Cormac McCarthy sometimes gives the impression of piling episode upon episode, scene upon scene, fraught situation upon carefully built-up fraught situation for the sake of the episodes, the scenes, and the fraught situations. These are very interesting in and of themselves, but it would be a strange creature (a writer probably, and a bad one at that) who would enjoy reading such things without eventually discerning a coherency delivering said series from being mere aggregations. There is a coherency that emerges at the end of Cormac McCarthy’s border trilogy—though as I went through, and with great enjoyment, the coherency of the whole appeared dubious.
I should add that I have only read through the border trilogy once, that I ought to read through it again before committing myself to publishing anything about it even in this medium some find so conveniently retractable, but that I am afraid I may not have anything to say if I read it again (nothing to do with the work, everything to do with how it is with me). I do intent to collect the hardcover volumes (have The Crossing already, but this border trilogy is proving hard to find) and read through them in ink and paper.
At Last, the Meditations Originally Meditated
The border trilogy consists of a story about the remarkable John Grady Cole, a story about the unfortunate Billy Parham, and then a last story in which they appear together. In the first story John Grady Cole wanders south of the border and returns. In the second story Billy Parham wanders south of the border twice and returns. In the third story the border is crossed routinely until in the end the south of the border comes north at last. As you can perhaps deduce, the border is more than a line on the map.
John Grady Cole is one of the most fascinating characters in fiction that I know, at least right now. Billy Parham is perhaps not fascinating, but he is very interesting and he seems to be the perfect kind of character to involve in lengthy conversations with philosophical Mexicans. John Grady Cole, being more taciturn, does not lend himself, although there are plenty of philosophical Mexicans spoiling for lengthy conversations with him too. (And it helps if you can read Spanish, but you do not have to know Spanish to understand the border trilogy.)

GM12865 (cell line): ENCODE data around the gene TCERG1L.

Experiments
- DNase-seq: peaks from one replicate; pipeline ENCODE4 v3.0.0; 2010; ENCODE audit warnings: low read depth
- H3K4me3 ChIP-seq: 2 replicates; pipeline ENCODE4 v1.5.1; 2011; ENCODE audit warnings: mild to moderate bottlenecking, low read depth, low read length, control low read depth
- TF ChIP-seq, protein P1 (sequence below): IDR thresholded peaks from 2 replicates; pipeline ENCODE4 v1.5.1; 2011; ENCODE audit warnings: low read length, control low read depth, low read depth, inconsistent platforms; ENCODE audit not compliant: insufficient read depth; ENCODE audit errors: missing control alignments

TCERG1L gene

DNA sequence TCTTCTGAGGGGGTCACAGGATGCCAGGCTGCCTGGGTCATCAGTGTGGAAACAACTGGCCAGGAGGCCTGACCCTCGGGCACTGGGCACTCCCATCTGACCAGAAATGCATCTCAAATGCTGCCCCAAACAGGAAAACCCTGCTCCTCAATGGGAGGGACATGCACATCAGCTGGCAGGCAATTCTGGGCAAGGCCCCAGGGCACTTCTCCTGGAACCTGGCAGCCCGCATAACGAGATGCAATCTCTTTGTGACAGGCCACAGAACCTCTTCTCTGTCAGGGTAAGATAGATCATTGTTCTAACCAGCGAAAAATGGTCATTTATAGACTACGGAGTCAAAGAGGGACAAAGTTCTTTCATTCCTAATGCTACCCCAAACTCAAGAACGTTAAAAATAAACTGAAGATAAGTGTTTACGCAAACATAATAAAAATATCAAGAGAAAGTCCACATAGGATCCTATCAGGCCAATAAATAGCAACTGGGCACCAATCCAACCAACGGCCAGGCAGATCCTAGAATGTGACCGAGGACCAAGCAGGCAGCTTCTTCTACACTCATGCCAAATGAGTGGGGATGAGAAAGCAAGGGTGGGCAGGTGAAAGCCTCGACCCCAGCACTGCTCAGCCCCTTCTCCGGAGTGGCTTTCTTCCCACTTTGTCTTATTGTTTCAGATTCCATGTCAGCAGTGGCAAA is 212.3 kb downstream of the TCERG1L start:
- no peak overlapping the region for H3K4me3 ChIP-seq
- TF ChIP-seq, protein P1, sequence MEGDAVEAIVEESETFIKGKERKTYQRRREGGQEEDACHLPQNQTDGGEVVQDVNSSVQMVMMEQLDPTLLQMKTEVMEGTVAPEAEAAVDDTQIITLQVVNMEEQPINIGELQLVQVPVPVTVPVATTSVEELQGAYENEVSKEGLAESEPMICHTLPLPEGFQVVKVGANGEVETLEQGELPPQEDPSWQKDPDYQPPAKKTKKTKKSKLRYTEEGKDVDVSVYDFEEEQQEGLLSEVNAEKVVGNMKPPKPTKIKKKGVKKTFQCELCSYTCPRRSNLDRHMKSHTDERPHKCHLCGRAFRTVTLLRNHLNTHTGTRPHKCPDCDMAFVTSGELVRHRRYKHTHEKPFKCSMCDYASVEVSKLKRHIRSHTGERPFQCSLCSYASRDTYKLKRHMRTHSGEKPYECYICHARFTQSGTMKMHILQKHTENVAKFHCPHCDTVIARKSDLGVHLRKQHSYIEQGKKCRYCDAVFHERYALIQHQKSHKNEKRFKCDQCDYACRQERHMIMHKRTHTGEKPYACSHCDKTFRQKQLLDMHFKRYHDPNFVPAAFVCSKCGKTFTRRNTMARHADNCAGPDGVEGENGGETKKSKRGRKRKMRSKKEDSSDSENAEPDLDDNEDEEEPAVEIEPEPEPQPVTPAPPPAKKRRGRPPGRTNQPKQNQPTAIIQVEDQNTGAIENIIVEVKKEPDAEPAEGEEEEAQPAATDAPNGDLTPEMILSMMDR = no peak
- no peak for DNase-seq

The meeting of different nationalities usually comes with a zone of weirdness to each. This is due to meeting something unfamiliar. I do not think the zone of weirdness really exists for McCarthy for he appears to know both Americans and Mexicans well enough. If he did not know Americans he could not write American novels. And if he did not know Mexicans he could not write about them so well in his novels. I have lived in Mexico and know something of Mexican ways and ways of speaking; all of McCarthy’s types are true types and the Spanish he puts in their mouth is the genuine Spanish of Mexicans. So the zone of weirdness is probably erased for McCarthy, but he knows what it is (it is not hard to remember or to re-encounter). Though the zone of weirdness is not something McCarthy would have to deal with were he to travel in Mexico, yet he exploits it in these novels and this is how he shows us that the border is more than a line on the map—and more than just a zone of weirdness. The border is the border of mystery itself.
The zone of weirdness is what makes Billy Parham the kind of character to involve in lengthy conversations with philosophical Mexicans. That a certain type of Mexican should find another type of American the proper subject for a philosophical harangue is not exceptional. In the case of Billy Parham and the philosophical Mexican, both types are garrulous. But Billy brings a self-consciousness that corresponds to that of the Mexicans. This self-consciousness makes them both seem taciturn which in turn encourages confidence (John Grady Cole not only is taciturn, but he has none of Billy Parham’s self-consciousness which also helps to earn the Mexican’s trust: they find John Grady Cole too alien, Billy Parham is for the Mexicans a fascinating mix of similarity and strangeness and this is the zone of weirdness. The only Mexicans who harangue John Grady Cole are the ones who feel they have a definite advantage over him—i.e. are about to kill him or can get him killed). Billy and the Mexicans first exchange remarks, then discover some sort of sympathetic mysticism in each other, and so the Mexican is compelled to talk aloud and Billy Parham is compelled to encourage it and listen.